Mexican authorities found six severed heads on top of a parked vehicle with an intimidating message in the municipality of Chilapa de Álvarez, Guerrero.
In a gruesome message, human remains found on a busy street are believed to be victims of drug gang-related violence, authorities said. At the scene, a large poster warning against kidnapping and drug selling was posted beside the car.
"In Chilapa it's strictly prohibited to sell or use crystal, kidnap, extort and steal," the sign read, according to a Newsweek translation. "This is going to happen to anyone who's messing around. All these crimes have capital punishment and the rules must be followed. The square has an owner and is respected."
Police say they received reports of the heads on the hood of a black Volkswagen Pointer. Eight black plastic bags containing the dismembered remains of six people were also found inside the vehicle.
The State Attorney General's Office says the six people have not yet been identified and have been sent to the Forensic Medical Service.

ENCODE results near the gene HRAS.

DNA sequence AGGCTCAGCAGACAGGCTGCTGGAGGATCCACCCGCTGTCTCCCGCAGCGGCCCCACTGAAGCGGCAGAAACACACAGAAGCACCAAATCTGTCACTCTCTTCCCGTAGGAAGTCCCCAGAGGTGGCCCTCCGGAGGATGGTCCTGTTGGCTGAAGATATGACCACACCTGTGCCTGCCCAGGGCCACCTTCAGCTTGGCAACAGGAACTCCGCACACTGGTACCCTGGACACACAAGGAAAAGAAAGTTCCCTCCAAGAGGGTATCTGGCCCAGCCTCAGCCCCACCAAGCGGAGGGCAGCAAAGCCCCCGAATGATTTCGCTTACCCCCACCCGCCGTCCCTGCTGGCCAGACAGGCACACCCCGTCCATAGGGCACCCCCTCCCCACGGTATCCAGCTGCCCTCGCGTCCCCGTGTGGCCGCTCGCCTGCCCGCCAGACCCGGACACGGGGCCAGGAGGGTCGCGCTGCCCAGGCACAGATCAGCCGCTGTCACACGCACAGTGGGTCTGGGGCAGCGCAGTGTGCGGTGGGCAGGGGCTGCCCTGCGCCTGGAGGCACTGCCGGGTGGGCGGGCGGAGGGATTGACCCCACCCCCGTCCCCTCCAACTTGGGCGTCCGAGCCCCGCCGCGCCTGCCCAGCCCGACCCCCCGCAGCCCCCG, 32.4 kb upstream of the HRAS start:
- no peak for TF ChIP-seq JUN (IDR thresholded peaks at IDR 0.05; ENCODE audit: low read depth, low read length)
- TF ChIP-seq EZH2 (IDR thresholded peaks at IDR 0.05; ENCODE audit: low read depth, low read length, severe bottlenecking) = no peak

"It was confirmed that these are six men, all beheaded and dismembered, whose identity is so far unknown," the State Attorney General's Office said in a statement. "On the spot, experts of the Prosecutor's Office took charge of performing the relevant actions, locating a canvas with a message that was left by its victims on the side of the gruesome finding."
Guerrero, one of Mexico's poorest states, was the scene of the infamous abduction and presumed massacre of 43 students training to be teachers in the city of Iguala in 2014.
Widespread violence has wracked Mexico under the administration of President Andres Manuel Lopez Obrador, who took office in late 2018 pledging to pacify the country with a less confrontational approach to dealing with organized crime.
Lopez Obrador inherited a nation already reeling from a high murder rate. Since he took office, average annual homicide totals are on track to be the highest under any Mexican administration since modern records began.
Mexican law enforcement and the military have struggled to curb drug-related violence. In 2018, the number of drug-related homicides in Mexico rose to 33,341, a 15 percent increase from the previous year, according to the Council on Foreign Relations.